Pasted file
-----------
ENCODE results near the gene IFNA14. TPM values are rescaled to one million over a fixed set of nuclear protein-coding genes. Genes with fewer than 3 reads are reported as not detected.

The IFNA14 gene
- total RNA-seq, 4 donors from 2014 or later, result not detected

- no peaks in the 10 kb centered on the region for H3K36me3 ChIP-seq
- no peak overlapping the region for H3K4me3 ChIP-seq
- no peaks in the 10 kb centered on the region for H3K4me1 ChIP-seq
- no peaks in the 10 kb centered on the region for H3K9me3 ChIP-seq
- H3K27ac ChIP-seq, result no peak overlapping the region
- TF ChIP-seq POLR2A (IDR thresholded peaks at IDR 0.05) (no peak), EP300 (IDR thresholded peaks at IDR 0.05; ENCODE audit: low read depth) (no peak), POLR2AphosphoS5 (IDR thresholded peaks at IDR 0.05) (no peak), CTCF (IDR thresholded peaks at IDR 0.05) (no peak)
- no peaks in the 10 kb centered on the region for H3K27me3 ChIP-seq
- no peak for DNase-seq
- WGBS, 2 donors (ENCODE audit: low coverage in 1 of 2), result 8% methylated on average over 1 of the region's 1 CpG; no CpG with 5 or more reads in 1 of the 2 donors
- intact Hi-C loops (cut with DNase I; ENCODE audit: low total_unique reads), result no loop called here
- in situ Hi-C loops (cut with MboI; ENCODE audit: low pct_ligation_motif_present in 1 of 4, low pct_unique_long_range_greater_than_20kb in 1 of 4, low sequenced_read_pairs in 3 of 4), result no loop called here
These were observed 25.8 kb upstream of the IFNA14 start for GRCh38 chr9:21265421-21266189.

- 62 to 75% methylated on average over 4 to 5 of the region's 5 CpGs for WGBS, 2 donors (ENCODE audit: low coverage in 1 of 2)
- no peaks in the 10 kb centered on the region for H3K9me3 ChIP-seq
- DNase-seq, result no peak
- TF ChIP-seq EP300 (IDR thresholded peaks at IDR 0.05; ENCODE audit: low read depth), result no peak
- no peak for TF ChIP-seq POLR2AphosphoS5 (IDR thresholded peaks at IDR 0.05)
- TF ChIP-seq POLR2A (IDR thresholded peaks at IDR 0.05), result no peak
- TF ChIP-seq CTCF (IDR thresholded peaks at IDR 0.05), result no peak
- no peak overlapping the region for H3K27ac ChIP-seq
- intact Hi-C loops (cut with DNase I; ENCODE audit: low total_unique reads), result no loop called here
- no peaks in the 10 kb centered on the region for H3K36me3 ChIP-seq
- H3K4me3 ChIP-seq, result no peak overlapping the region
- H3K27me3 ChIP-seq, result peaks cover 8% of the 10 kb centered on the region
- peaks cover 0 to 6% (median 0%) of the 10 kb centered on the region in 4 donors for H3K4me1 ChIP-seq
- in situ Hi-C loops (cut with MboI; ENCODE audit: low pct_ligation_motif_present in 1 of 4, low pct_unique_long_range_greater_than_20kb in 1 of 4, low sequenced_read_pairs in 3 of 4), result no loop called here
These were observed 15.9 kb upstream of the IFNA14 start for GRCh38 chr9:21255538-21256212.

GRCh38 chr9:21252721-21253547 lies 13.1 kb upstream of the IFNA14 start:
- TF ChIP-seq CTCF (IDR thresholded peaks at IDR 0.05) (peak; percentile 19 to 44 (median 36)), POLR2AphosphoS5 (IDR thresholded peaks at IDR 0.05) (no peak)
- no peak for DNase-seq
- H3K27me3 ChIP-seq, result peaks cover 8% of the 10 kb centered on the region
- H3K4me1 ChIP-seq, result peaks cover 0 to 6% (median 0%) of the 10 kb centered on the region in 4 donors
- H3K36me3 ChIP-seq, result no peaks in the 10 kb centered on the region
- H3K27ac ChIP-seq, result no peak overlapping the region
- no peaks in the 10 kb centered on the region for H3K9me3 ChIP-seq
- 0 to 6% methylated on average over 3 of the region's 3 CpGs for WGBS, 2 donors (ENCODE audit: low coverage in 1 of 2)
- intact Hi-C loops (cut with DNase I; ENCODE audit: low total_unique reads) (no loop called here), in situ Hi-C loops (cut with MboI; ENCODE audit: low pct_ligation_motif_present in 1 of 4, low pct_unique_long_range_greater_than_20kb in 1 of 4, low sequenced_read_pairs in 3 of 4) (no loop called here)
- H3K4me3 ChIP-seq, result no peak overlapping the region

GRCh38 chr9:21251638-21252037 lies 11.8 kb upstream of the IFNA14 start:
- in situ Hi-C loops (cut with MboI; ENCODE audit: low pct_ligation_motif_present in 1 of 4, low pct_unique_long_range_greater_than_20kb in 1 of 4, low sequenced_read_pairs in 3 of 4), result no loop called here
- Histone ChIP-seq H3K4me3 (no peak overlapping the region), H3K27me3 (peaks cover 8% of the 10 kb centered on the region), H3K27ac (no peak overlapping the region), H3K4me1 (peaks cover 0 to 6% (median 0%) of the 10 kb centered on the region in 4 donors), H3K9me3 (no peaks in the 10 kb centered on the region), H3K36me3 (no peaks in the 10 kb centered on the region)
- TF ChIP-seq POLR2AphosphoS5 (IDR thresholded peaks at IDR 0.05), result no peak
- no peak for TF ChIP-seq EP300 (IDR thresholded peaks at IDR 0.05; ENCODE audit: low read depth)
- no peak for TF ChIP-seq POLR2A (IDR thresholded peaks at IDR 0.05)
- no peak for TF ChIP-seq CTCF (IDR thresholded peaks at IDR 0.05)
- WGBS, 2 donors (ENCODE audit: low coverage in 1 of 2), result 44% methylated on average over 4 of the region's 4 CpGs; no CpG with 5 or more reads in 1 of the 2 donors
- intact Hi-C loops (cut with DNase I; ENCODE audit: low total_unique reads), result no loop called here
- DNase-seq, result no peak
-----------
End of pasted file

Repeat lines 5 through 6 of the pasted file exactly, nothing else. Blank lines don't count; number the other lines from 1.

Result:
- no peak overlapping the region for H3K4me3 ChIP-seq
- no peaks in the 10 kb centered on the region for H3K4me1 ChIP-seq